Books: Bring on the men with loaded guns

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Neon Noir: Contemporary American Crime Fiction

by Woody Haut

Serpent's Tail pounds 9.99

Woody Haut could be the name of a character in a crime novel, and in this, the sequel to Pulp Culture, his study of the roots of American hardboiled crime fiction, he brings us up to date with essays on the leading figures in the genre at the turn of the millennium. Or at least, his idea of the leaders. As always with a topic as subjective as this, no two readers are going to agree. On the whole Haut manages to avoid too many pitfalls, although sometimes he does tend to steer too far towards the scholarly. And at times, to paraphrase Raymond Chandler, I was crying out for the exhilaration of men bursting through doors with loaded guns in their hands, which surely is the point of pulp. Sometimes too much analysis can lose the beauty of the melody, as Chuck Berry might say.

So who then to include? And more importantly who to leave out of such a book before it gets to be as weighty as the Encyclopaedia Britannica? The answer is once again purely subjective, but it does strike me as strange that if Carl Hiassen gets five entries in the index, why does Robert Crais for instance get none? And none for Les Standiford, or for that matter John Sandiford, Laurence Shames and Kem Nunn, all four being rising stars in pulp land. And why do Robert B Parker, Michael Connelly and Joe Lonsdale [sic] only manage four between them, while James Ellroy gets a staggering 32?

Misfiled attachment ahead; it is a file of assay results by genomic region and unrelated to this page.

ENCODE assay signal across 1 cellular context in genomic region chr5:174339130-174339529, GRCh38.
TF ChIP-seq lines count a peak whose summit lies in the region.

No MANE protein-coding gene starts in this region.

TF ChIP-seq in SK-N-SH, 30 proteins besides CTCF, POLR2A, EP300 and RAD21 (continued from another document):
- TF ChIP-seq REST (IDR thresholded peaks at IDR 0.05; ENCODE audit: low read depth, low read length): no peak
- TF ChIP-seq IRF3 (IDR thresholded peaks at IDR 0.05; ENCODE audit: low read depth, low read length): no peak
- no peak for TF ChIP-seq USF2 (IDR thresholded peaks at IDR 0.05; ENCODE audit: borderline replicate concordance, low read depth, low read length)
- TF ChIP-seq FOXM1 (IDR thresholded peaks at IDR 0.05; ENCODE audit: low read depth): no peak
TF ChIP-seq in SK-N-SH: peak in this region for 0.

Obviously Haut's opinions of the stars of hardboiled differ greatly from mine. But that is only to be expected, and I don't intend to be too harsh. What is ultimately the major reason why this book should appear, not only on the bookshelves of committed crime fans, but also anyone interested in American social history in the last third of the 20th century, is that Haut returns time and time again to the Vietnam legacy that has influenced so much hardboiled American fiction over this period. And perhaps more interestingly why this sort of book couldn't be written about British crime fiction, or if it was, would be little more than pamphlet-size. Our Vietnams were Northern Ireland, the Falklands and the Gulf, but little reference is made to this in home-grown crime writing. A handful of crime novels have featured returned veterans, but compare this with the literally hundreds, perhaps thousands of books from the US, where either the protagonists of the crime, or the hero, or sometimes both, is suffering, or has suffered from post-traumatic stress disorder related directly to the police action in South-East Asia during the 1960s and 1970s. In fact, maybe that's what we need in this country to give our own crime writers a kick up the backside - a damn good war.

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